In the early 1970s, the idea of creating art directly on the street was in the air. We mostly remember the tags that covered New York’s buildings and subways, done in black ink marker by kids growing up far from the art world. But at the same time a different sort of art was appearing on the streets of Soho and Tribeca, artists’ neighborhoods filled with galleries and cognoscenti. These elaborate markings, done with paint rollers, were the work of Colette, an artist inspired by earth works and immersed in avant-garde traditions. While the early graffiti writers paved the way for the ambitious top-to-bottom subway art that would later spread throughout the world, Colette’s illegal art found a lineage in the unbroken stream of art students who would reject galleries in favor of the urban canvas and its wide audience.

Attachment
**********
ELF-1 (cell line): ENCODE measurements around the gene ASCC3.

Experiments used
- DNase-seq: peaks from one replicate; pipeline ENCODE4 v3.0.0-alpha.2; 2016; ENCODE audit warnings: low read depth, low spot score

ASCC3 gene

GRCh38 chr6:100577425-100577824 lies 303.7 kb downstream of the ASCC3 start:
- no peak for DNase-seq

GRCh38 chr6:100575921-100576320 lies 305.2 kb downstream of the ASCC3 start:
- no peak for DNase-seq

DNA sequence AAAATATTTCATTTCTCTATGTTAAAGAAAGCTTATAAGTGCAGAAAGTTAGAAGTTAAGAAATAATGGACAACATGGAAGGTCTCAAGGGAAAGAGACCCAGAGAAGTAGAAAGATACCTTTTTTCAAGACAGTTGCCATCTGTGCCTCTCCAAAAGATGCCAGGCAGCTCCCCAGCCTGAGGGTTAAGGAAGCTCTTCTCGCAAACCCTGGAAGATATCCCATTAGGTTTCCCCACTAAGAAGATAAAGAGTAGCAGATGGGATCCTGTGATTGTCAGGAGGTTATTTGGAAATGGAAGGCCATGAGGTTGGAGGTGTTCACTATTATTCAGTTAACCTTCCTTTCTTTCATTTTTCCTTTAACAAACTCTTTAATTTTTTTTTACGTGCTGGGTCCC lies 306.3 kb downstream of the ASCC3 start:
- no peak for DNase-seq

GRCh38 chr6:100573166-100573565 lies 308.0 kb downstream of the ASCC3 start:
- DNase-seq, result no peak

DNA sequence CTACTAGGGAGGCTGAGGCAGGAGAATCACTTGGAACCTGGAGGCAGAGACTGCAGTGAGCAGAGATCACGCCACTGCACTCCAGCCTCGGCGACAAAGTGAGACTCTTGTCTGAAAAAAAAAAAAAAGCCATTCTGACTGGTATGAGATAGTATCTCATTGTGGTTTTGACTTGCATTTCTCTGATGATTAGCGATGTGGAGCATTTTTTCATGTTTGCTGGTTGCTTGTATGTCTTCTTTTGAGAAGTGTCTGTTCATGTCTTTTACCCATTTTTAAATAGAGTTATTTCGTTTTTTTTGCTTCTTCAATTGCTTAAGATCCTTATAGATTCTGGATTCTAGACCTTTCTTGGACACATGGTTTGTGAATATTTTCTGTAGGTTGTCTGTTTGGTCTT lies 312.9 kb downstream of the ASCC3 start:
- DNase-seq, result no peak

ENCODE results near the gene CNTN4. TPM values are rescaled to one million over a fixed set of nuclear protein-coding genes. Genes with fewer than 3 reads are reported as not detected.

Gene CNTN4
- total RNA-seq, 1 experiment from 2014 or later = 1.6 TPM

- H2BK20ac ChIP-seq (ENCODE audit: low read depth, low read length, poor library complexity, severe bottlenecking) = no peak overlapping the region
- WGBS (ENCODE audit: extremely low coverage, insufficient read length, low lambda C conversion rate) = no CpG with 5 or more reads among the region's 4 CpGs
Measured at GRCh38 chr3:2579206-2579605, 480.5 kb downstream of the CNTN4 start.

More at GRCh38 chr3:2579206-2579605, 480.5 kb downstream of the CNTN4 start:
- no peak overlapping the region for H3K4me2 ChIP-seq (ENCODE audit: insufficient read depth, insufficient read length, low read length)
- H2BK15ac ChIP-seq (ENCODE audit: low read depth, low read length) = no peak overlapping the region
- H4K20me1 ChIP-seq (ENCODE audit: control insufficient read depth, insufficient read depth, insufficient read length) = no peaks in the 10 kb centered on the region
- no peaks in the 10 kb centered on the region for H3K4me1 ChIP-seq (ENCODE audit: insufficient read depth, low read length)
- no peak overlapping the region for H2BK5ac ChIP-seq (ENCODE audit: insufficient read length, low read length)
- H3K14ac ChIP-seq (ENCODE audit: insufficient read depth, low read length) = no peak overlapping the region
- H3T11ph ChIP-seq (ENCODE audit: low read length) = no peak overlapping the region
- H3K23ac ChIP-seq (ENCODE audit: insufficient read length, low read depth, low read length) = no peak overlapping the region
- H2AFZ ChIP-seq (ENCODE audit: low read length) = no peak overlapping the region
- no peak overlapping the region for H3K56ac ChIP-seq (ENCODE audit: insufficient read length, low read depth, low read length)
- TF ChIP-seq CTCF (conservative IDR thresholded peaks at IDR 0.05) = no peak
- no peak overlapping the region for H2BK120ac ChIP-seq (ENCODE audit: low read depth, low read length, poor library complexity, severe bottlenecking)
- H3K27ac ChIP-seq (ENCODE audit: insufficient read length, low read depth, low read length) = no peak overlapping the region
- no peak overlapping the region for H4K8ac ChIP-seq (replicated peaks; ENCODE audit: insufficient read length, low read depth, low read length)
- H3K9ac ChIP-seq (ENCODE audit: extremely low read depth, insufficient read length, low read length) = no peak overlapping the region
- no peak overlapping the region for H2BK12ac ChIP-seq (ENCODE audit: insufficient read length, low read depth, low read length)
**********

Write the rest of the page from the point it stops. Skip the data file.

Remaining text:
City officials saw no difference between Colette’s art and the tags they were trying to eradicate from the subways. Colette was harassed by the police, and her works destroyed. These works live on only in the elaborate documentation that she created, using photographs that she sometimes “Coletticized” with paint, glitter and glazes. Colette would later become one of downtown’s pioneering performance artists, keeping in touch with the public by using unconventional spaces like the window of the fashion boutique Fiorucci. Today we can put her work side-by-side with that of the taggers and aerosol artists, a rare connecting point between the cultural revolutions taking place uptown and downtown.
Gallery 98 has lent one of Colette’s street art documentations to the exhibition “The Downtown Decade: NYC 1975-1985,” at Glenn Horowitz RARE, 17 W. 54th Street, NYC. The exhibition closes this Saturday, October 10th. For a greater survey of her work, visit Gallery 98’s past exhibition, “Colette: On the Streets and in the Clubs, 1972–1985.”